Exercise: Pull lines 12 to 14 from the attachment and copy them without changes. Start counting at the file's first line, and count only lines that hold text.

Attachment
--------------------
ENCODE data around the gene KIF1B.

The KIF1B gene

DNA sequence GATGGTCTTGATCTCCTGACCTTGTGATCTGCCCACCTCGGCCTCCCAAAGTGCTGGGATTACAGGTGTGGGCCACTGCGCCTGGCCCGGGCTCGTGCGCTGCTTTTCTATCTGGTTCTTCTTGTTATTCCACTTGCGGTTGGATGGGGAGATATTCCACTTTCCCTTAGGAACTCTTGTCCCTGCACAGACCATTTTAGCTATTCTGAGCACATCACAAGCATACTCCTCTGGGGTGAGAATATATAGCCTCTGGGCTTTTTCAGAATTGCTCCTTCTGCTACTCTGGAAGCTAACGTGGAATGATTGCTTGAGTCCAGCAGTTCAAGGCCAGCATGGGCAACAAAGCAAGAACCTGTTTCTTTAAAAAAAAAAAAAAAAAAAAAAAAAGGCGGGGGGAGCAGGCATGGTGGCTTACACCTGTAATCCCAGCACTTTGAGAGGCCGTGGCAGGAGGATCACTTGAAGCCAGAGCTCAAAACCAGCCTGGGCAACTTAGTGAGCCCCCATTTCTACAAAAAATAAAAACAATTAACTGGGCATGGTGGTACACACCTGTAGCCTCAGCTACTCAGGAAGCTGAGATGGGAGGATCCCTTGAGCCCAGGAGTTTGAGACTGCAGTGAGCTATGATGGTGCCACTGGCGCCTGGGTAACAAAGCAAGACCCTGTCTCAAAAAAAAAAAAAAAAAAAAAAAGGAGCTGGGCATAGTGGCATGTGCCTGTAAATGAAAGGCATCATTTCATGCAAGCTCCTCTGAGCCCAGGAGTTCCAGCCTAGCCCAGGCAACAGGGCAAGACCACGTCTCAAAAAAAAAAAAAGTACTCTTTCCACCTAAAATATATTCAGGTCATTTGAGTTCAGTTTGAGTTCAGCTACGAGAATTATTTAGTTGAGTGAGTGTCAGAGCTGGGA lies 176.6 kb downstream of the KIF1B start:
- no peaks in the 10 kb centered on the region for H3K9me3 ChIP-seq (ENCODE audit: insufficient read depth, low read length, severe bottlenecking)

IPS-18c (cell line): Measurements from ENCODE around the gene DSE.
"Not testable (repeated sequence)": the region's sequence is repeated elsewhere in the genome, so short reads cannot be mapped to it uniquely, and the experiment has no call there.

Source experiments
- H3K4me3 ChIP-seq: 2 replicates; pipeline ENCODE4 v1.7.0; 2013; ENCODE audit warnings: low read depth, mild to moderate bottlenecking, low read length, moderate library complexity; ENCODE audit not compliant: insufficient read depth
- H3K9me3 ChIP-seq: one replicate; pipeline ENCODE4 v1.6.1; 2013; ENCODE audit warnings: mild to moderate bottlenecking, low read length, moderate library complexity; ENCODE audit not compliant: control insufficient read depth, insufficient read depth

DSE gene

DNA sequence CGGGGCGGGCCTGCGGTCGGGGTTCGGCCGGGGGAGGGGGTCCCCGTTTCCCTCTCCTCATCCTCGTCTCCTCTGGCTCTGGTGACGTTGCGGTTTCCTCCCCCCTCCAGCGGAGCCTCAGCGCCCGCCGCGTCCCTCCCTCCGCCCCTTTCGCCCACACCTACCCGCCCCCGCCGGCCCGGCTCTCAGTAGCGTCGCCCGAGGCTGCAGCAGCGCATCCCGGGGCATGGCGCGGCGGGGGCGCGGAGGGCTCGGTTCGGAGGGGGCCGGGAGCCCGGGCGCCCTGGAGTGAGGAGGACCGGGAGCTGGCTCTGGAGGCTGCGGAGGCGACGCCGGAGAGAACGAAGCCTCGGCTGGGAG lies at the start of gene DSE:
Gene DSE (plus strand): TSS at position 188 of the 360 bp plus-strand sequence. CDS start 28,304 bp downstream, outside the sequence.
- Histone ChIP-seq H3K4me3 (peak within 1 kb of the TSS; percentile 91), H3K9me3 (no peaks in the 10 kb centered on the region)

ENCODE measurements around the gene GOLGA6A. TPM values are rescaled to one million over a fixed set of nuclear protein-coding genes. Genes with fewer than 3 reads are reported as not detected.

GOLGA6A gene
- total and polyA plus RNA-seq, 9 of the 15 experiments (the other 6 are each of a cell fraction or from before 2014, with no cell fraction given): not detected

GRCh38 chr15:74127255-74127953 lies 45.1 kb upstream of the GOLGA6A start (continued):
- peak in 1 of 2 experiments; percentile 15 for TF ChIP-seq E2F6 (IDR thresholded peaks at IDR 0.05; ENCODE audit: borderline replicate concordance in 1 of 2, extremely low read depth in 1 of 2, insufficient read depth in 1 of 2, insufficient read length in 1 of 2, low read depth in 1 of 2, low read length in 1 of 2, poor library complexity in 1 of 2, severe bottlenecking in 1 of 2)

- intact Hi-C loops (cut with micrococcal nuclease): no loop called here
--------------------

Gene DSE (plus strand): TSS at position 188 of the 360 bp plus-strand sequence. CDS start 28,304 bp downstream, outside the sequence.
- Histone ChIP-seq H3K4me3 (peak within 1 kb of the TSS; percentile 91), H3K9me3 (no peaks in the 10 kb centered on the region)

ENCODE measurements around the gene GOLGA6A. TPM values are rescaled to one million over a fixed set of nuclear protein-coding genes. Genes with fewer than 3 reads are reported as not detected.